Note from the Editor: The following post is from Guest Contributor Laura Albritton of IslandRunaways.com. We have been following and interacting with Laura for the past several months and you can’t imagine our delight when she agreed to do a guest post for us on a sweet spot she and her family uncovered in Martinique. Read on to find out more.
Choosing a home base for your exploration of the French island of Martinique can be very difficult — not because this extraordinary Caribbean island offers so few possibilities, but due to the fact that around every corner seems to lie yet another beautiful destination. Finally, after mulling over the options, I settled on Le Diamant, a small town on Martinique’s southern coast, whose name translates to “the Diamond.” This seaside village turned out to be an excellent base for our family vacation.
The first thing that strikes you about both the “bourg” (town) and the greater “commune” (county) of Le Diamant is the stunning scenery. The town literally opens onto the beach, all of which is public, and runs for 3 kilometers or about 1.8 miles. Locals and tourists alike walk and jog along the sand as they absorb the incredible views, both morning and late afternoon. In the distance, Diamond Rock rises from the sea like a splendid, stone tower. Since the sea here usually kicks up decent-sized surf, it’s not ideal for a gentle soak, although you’ll find it terrific for body boarding. The only problem with staying close to such a vista? You may find it hard to tear yourself away to discover the rest of Martinique.
Le Diamant makes sense for practical reasons, too: it’s an easy drive from the Lamentin airport. And using the town as your headquarters, it’s not far to the lovely fishing villages of Les Anses d’Arlet and historic Trois Ilets to the west, or St. Anne and its famous Salines beach to the east. French travelers often stay in “gites,” private residences that can range from simple one-room studios to magnificent villas. I found a two-bedroom rental house just across the road from Le Diamant beach, on www.homelidays.com . Not only did we enjoy the pretty terrace with a view of the hills, we loved having two bedrooms and two baths for our family of three, not to mention the convenient kitchen.
You can also find small hotel properties if that’s more your style. Hotel Diamant Les Bains faces directly onto the beach and has a pool, while at the Diamant Beach Club your balcony overlooks Le Rocher du Diamant, making this an ideal spot at sunset. What you won’t find in Le Diamant are sprawling resorts with every conceivable activity and amenity. The vibe here is definitely quiet and low-key.
Although Le Diamant feels small, nevertheless you’ll find a smattering of souvenir shops and plenty of restaurants. Planete Diamant, Pasta d’Alba, La Plage Rouge Caraibes, and New Cap, to name just four, serve tasty meals that range from pasta to grilled lobster and accras (fish fritters). When you’re looking for authentic croissants for breakfasts or baguettes for a beach picnic, drop by les Gourmandises du Diamant in the town center or La Patisserie du Rocher towards the Dizac neighborhood. The market or marché on most Caribbean islands remains a good place to connect with local culture and people and buy locally grown produce. (There’s nothing like a real, honest-to-goodness fresh off the tree banana or mango.)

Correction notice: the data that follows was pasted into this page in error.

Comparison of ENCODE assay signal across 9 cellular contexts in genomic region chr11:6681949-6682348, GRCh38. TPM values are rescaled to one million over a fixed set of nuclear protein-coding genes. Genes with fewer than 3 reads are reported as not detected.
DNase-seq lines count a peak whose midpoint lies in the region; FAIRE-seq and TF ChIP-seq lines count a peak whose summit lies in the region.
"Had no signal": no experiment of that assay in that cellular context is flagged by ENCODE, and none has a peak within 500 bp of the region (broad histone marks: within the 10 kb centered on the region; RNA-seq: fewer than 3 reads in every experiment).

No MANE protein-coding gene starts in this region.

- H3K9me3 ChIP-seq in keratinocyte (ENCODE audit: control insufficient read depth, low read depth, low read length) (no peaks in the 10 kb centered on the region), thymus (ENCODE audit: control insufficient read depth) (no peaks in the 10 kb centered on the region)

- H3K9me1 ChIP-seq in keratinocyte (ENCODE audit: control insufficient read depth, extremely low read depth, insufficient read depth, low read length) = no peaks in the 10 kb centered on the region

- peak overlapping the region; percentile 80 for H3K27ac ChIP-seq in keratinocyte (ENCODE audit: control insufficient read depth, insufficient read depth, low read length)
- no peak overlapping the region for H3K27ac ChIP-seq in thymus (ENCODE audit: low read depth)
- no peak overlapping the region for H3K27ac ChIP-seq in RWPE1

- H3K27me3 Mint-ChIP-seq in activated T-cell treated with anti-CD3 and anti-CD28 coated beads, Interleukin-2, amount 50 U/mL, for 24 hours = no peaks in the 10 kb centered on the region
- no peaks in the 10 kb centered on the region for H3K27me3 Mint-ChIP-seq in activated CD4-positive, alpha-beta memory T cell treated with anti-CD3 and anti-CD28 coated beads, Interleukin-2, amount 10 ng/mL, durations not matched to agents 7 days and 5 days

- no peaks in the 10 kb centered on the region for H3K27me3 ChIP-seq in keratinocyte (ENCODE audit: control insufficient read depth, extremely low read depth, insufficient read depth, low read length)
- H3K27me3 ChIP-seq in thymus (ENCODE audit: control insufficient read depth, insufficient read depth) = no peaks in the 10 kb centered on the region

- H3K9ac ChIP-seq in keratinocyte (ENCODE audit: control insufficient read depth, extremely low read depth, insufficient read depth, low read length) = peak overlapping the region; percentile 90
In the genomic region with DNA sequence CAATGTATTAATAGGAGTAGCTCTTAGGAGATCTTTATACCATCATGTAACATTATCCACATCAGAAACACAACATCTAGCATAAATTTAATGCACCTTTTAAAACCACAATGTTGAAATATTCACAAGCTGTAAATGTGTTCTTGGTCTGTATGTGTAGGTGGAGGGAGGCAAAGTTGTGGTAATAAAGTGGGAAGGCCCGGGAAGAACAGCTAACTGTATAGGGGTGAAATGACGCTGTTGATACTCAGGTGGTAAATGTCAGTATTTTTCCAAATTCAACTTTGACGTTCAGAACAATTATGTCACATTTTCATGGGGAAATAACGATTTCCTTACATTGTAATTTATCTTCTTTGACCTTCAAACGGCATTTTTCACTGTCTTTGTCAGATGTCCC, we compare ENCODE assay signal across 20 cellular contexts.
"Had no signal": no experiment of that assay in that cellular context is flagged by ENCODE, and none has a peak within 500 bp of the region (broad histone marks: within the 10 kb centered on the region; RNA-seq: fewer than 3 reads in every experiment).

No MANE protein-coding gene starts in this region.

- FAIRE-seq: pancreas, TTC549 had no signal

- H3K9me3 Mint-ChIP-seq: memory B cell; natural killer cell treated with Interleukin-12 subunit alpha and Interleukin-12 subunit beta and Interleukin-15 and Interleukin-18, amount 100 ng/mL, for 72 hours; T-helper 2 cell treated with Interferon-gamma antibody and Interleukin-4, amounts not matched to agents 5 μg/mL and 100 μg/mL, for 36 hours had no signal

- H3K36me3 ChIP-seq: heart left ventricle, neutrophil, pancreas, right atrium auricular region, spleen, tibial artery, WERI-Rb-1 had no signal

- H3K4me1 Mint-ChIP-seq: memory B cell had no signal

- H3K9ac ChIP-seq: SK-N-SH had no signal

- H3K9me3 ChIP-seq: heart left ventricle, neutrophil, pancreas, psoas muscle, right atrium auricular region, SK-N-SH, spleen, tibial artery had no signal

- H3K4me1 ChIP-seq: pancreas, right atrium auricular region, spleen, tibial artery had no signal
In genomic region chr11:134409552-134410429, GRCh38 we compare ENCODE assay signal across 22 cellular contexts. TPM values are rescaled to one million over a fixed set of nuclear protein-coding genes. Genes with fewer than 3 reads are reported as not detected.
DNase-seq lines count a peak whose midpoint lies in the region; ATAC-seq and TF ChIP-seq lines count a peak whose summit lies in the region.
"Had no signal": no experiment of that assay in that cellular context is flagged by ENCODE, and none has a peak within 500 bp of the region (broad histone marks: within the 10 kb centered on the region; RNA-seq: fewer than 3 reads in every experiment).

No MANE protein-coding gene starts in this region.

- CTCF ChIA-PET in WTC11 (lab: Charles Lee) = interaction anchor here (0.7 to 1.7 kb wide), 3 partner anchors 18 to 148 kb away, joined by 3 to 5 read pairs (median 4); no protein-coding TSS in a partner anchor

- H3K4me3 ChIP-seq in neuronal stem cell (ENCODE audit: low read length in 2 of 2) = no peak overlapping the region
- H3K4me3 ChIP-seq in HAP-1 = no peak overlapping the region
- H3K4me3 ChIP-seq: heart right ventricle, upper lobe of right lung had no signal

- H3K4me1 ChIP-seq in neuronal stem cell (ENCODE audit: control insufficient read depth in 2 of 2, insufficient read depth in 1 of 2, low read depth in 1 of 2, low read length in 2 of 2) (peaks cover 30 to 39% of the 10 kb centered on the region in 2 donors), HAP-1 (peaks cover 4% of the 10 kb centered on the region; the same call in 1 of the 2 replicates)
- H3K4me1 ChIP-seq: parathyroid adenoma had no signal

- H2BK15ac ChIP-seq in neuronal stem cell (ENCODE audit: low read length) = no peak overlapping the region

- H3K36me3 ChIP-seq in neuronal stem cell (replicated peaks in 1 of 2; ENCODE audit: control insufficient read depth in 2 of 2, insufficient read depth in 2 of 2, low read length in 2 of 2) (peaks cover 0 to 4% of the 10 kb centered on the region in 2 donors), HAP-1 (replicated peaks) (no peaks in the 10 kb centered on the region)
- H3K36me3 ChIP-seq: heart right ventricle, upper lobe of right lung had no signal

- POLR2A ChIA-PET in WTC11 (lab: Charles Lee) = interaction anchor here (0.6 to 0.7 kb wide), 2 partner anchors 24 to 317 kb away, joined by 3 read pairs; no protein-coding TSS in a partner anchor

Strolling through the town will take you past the Creole homes, small businesses, and the picturesque church, St. Thomas the Apostle, which dates from 1829. Despite the fact that Diamant has been described as a tourist hub, it’s very much a working West Indian town, with schoolchildren going to school and people standing in line at the small post office. One delight of staying here is that you quickly learn your way around, and by the week’s end the cashier at the bakery will recognize you (and know your favorite pastries).
In terms of sight-seeing, be sure to stop by the Anse Cafard slave memorial, on the western edge of Le Diamant. This monument was created to memorialize enslaved Africans who died just off the coast when the slave ship carrying them went down in 1830. These massive figures, bent in mourning, remind the viewer of the brutal slave trade and how prominently it figures in the island’s history. You’ll notice that the triangular arrangement of the sculptures echoes the triangle of the slave trade itself. We took some time to walk around the site and found the experience very moving.
On the eastern side of the town in a roundabout (or traffic circle) stands the striking statue Neg’ Marron. This sculpture commemorates the maroons, those who escape the bonds of slavery to hide out in the hills and mountains and create free African communities. Created by Hector Charpentier, the statue greets all who enter the town as reminder of the triumph of the human spirit.
Despite the fascinating sights you’ll see around the island, from the historic rum factory at Habitation Clément to the ruins of St. Pierre, we always experienced a sense of returning home when we came back to Le Diamant in the evening. There is nothing like wandering down to the shore and watching the sun play against the facets of Diamond Rock as the sky turns shades of orange and pink. The scenery and the laid-back atmosphere of Le Diamant will embrace you and envelop you with its serene beauty, so that like us, you may find yourself never wanting to leave.
Guidebook author Laura Albritton runs the travel blog Island Runaways (www.IslandRunaways.com) with her husband Zickie. You can also find her on Twitter: @IslandRunaways and on Instagram: @Island_Runaways.